bright

This is an older review of the Wonderful Mountain’s “Bright Week”, originally posted on this site in July of 2013.

At the beginning of his new album, Bright Week, Chad Marine (a.k.a. the Wonderful Mountain) sings of Saint Antony, the patron of lost things and people. Over a rushed guitar strum, the artist sings,

I fell into the flood

In body and in blood

And I came up bright.

Though the words are profound and spoken with outright seriousness, the song borders on joviality (a far stretch from Marine’s previous work), but I suspect it’s with good reason.  He says that the album coincided with his Baptism through the Eastern Orthodox Church.  The songs seem to reflect that Baptism, and the pilgrimage that led to it.  They are populated by holy Saints of the tradition, by moments of spiritual clarity, and by a renewed sense of joy.  He says that there was nothing specific tying the songs together, but listening to them, I can hear themes of rebirth and restoration (and the joy that follows) written all over it.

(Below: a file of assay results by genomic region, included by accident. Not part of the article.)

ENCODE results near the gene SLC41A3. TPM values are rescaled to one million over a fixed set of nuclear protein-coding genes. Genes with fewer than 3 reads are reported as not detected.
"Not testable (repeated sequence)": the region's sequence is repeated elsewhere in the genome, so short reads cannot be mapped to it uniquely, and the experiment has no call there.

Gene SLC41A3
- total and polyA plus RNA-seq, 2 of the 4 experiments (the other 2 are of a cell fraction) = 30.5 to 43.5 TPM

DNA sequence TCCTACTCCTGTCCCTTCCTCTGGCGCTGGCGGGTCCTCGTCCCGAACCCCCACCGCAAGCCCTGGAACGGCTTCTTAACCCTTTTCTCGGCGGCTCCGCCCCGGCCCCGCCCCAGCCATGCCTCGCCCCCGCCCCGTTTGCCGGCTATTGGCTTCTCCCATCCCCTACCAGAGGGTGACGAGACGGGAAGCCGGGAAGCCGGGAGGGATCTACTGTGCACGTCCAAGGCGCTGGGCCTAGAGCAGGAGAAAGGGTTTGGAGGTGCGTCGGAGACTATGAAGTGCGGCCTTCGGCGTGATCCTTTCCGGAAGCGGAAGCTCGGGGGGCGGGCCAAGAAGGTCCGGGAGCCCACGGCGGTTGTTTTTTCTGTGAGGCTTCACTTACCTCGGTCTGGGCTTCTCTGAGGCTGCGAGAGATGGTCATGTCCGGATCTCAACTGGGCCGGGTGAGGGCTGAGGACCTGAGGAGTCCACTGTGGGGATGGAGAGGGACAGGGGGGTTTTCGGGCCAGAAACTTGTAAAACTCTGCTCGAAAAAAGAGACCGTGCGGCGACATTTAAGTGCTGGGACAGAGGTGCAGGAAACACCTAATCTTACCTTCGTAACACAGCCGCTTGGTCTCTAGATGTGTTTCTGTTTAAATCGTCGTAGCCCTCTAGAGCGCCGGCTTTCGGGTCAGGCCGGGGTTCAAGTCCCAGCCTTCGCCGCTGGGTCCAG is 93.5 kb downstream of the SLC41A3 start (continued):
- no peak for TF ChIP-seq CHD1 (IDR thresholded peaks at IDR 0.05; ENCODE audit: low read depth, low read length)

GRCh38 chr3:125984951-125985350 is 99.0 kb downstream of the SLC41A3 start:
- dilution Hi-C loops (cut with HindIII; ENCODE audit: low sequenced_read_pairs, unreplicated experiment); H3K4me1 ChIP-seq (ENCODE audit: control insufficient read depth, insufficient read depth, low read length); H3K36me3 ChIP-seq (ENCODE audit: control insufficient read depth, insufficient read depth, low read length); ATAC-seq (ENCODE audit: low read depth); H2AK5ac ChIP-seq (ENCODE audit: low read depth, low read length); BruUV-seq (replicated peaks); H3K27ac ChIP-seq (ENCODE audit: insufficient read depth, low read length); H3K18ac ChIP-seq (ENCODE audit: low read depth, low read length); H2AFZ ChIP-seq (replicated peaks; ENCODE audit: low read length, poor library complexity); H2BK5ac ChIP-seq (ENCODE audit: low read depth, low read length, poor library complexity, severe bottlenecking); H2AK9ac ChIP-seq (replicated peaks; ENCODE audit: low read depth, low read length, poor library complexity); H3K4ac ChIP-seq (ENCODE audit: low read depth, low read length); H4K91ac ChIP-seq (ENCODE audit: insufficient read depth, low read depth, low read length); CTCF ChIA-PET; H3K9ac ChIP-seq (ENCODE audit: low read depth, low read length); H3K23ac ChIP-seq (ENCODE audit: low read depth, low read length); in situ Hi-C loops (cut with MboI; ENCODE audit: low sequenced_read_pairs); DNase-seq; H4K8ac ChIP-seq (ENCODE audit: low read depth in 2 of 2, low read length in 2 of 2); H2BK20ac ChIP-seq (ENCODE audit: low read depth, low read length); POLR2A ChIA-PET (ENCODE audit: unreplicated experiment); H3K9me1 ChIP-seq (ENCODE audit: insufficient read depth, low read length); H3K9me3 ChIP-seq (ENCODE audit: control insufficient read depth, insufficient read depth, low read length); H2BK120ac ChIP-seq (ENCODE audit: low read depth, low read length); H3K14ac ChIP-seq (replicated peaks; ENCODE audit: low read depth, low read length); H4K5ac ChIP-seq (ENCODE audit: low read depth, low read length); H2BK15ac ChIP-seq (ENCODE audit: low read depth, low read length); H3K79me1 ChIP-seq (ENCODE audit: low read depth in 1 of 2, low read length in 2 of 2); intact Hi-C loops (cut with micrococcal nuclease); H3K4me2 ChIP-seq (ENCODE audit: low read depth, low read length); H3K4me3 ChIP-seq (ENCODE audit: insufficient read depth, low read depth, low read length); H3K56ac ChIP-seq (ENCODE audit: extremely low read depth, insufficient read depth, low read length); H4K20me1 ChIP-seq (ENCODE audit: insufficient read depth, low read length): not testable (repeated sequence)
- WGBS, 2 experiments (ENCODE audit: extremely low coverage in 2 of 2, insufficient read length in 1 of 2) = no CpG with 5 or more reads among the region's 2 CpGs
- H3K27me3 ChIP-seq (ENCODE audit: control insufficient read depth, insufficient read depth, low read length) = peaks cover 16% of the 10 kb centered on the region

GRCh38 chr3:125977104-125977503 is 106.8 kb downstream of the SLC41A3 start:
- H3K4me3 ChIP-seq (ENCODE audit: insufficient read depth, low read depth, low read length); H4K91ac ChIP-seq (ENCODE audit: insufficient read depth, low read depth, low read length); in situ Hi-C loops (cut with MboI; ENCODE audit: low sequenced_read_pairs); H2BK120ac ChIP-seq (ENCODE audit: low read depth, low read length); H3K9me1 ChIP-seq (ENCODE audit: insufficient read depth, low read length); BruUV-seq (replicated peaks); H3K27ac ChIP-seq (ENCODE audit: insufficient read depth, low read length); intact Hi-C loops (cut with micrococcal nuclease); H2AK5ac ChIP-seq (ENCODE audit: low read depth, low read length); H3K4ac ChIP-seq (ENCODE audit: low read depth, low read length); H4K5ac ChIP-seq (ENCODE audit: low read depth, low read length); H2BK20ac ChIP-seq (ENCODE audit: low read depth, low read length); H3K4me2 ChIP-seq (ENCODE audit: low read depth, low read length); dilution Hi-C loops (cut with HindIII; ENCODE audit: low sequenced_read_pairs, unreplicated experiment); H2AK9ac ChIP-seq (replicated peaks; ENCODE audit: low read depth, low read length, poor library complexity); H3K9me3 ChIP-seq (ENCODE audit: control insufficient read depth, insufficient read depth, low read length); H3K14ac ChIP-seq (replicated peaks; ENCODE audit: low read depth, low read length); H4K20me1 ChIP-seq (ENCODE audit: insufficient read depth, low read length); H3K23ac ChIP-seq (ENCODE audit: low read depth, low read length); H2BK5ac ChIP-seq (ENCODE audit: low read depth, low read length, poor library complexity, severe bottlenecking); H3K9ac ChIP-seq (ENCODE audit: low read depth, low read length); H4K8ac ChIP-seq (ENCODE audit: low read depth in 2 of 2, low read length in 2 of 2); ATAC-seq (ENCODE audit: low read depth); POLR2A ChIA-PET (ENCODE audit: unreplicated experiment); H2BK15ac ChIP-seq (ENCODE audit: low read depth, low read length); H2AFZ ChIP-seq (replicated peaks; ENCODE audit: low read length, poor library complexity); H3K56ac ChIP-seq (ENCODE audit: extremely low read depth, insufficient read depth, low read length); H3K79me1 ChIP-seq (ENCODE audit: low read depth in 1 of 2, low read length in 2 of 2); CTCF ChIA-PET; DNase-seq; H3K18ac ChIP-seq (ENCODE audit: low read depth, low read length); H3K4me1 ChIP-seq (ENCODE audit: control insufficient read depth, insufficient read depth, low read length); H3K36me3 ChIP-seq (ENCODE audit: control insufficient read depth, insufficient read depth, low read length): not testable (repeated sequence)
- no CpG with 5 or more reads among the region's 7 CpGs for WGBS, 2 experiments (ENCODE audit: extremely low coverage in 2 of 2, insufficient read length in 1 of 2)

He translates the tale of martyred Saint Catherine and the paranormal destruction of a torture wheel into a rousing folk number that sounds like a lost Carter Family song.  He draws inspiration from the old story of the righteous pelican that wounded herself to feed her young.  The stories are ancient, passed down for generations, but they’re full of spiritual vigor and brimming with holy relevance.

There has always been a heavy sense of impending righteousness in Marine’s songs, and though it’s still here, his focus has turned to something that’s, well, brighter.   Near the end of the album, perhaps guided home by Saint Antony himself, the artist casts off the pessimism of the world and sheds that unholy darkness that so easily binds us.  He gently beckons,

Let’s sing no more songs of hopelessness…

Amazing what a little divine perspective can do.

Bright Week can be found at https://thewonderfulmountain.bandcamp.com/album/bright-week

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